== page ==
North Texas Drought – Facts, Manmade Remedies and Supernatural Alternatives

23 August 2014 AD

Reference: Rockwall County Herald Banner article “Ray Hubbard At Lowest Point In Last 12 Months”

receding shoreline at 66 ramp

Just to be perfectly clear on the issue of water in the Ray Hubbard Reservoir: it’s not Rockwall water. That entire pond is the lawful property of the City of Dallas. Yes, it’s on Rockwall County dirt, but it is not “our” water. “Our” water is the product of the North Texas Municipal Water District (NTMWD) and “our” water comes from “our” lakes.

At present, here are our water sources in order of importance:

  1. 30% – Lake Lavon
  2. 28% – Lake Texoma
  3. 15% – Jim Chapman Lake
  4. 8% – Lake Tawakoni

east fork raw water projectYou may turn up your nose at recycled waste water, but it’s not just restricted to places like Wichita Falls – we’re doing it, too, just very differently. Our NTMWD has in place an enormous wetlands project down in Kaufman County. The East Fork of the Trinity River runs through Lake Lavon and Ray Hubbard Reservoir, down through Kaufman County. It’s under that bridge you cross driving along highway 80 between Forney and Dallas. The district is using natural means to clarify and cleanse the water. Is it truly river water? Yes. But more. Do sewers run into this water? Yes. Think about this when you next brush your teeth. But, don’t panic: our water is totally safe to drink.

Only member cities purchase NTMWD water and these member cities include Allen, Farmersville, Forney, Frisco, Garland, McKinney, Mesquite, Plano, Princeton, Richardson, Rockwall, Royse City and Wylie.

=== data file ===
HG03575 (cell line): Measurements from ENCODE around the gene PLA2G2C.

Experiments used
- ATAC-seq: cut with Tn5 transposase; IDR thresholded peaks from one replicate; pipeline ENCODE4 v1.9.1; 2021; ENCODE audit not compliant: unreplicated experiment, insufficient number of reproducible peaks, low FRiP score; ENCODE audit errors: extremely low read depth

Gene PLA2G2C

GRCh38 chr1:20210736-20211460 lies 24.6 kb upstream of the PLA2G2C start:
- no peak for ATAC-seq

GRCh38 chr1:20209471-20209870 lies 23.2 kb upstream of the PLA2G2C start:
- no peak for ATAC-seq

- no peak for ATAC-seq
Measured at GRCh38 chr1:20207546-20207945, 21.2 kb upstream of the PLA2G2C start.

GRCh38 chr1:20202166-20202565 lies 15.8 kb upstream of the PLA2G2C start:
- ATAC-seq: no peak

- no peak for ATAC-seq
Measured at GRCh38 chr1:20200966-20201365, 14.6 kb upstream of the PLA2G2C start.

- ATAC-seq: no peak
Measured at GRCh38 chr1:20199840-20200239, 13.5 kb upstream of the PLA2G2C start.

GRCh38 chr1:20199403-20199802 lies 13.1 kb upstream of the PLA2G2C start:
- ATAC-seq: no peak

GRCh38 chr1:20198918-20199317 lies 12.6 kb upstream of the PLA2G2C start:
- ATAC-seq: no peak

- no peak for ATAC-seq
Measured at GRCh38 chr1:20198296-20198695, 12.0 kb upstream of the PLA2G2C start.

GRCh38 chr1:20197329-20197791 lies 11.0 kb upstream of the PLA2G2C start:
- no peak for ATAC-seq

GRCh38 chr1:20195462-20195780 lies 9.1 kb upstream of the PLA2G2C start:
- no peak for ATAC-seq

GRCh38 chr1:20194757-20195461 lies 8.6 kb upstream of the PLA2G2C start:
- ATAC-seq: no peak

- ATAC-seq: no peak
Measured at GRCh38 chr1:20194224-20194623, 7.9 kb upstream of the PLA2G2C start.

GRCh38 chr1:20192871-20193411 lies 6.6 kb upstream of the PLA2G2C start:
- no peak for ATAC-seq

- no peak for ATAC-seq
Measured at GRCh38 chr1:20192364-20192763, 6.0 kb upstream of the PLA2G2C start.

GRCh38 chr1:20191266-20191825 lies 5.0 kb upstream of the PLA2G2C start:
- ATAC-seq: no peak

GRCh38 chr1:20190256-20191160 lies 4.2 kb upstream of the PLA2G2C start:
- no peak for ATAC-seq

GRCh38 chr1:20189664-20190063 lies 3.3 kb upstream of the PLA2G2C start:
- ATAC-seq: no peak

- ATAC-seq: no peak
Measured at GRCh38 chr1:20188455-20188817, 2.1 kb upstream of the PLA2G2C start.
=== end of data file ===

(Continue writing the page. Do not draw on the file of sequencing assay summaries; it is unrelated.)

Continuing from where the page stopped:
Member cities, in turn, sell water to client cities. Rockwall sells water to Heath.

A board of directors oversees our water district and our two representatives on the board are banker Larry Parks and former County Judge and practicing attorney Bill Lofland.

Yelling and screaming at our representatives will not produce more water, but there is something we can all do to protect this life-giving resource: we can creatively conserve water.

My neighbor across the street, an expert in landscapes, uses crushed granite and native Texas plants that are naturally drought resistant to conserve water. Over in my yard, I have “trained” my grass to go get its own water down deep in the soil. I never irrigate, but my grass is as green as neighboring lawn that are irrigated.

The ultimate option for water is God. I refer you to the book of 2 Chronicles, chapter 7, where God imparts instructions directly to King Solomon after consecration of the temple in Jerusalem.

solomon_sacrifice2 Chronicles 7:12-14 Amplified

“And the Lord appeared to Solomon by night and said to him: I have heard your prayer and have chosen this place for Myself as a house of sacrifice. If I shut up heaven so no rain falls [we call this drought], or if I command locusts to devour the land, or if I send pestilence among My people [AIDS, ebola?], If My people, who are called by My name, shall humble themselves, pray, seek, crave, and require of necessity My face and turn from their wicked ways, then will I hear from heaven, forgive their sin, and heal their land.”

In context, the above was spoken about the people of Israel. This text also embodies a principle, a cause-and-effect relationship between God and man, therefore it applies to our situation.

Should we wait a while before repenting to see if things just naturally turn around for us?

John White

Soli Deo Gloria

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